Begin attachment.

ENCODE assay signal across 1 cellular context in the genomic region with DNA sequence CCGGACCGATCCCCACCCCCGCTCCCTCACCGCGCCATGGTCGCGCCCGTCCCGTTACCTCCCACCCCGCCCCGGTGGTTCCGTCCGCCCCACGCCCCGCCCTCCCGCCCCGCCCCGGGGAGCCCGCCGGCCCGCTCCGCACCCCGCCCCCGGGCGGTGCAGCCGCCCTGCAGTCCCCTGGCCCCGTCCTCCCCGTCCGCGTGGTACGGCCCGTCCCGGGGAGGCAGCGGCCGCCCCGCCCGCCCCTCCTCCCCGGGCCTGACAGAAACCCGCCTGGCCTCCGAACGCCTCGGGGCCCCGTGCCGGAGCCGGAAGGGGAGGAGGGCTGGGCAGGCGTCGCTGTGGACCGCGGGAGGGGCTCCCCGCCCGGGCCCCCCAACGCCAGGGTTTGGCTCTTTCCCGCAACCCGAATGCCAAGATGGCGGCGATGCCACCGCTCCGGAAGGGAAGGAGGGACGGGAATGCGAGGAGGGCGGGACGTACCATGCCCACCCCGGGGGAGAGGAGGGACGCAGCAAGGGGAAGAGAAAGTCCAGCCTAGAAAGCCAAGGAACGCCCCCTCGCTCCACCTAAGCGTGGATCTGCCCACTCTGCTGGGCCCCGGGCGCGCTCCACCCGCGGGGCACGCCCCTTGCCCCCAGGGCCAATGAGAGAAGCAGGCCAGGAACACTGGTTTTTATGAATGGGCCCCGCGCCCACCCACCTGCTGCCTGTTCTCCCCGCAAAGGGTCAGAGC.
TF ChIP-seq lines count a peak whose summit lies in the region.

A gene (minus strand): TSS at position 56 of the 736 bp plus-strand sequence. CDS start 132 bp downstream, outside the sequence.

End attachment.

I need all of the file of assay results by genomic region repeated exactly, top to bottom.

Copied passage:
ENCODE assay signal across 1 cellular context in the genomic region with DNA sequence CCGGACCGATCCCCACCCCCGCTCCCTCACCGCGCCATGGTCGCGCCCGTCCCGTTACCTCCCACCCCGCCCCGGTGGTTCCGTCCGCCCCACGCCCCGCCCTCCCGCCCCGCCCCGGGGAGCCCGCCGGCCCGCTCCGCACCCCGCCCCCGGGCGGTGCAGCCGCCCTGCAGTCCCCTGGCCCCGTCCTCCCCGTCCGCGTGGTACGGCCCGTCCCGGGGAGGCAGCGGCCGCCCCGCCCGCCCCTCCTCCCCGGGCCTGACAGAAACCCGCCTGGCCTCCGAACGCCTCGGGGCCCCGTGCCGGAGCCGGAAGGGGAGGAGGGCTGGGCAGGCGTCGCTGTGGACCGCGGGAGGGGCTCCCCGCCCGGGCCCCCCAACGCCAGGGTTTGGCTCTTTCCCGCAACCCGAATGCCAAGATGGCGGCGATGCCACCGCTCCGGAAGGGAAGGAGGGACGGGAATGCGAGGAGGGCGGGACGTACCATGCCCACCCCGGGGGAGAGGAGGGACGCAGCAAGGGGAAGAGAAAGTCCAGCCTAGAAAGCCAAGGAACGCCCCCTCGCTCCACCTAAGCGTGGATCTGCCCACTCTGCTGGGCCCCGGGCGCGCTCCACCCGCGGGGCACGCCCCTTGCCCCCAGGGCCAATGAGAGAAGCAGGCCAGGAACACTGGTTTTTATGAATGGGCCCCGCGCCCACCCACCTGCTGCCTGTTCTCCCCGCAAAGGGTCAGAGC.
TF ChIP-seq lines count a peak whose summit lies in the region.

A gene (minus strand): TSS at position 56 of the 736 bp plus-strand sequence. CDS start 132 bp downstream, outside the sequence.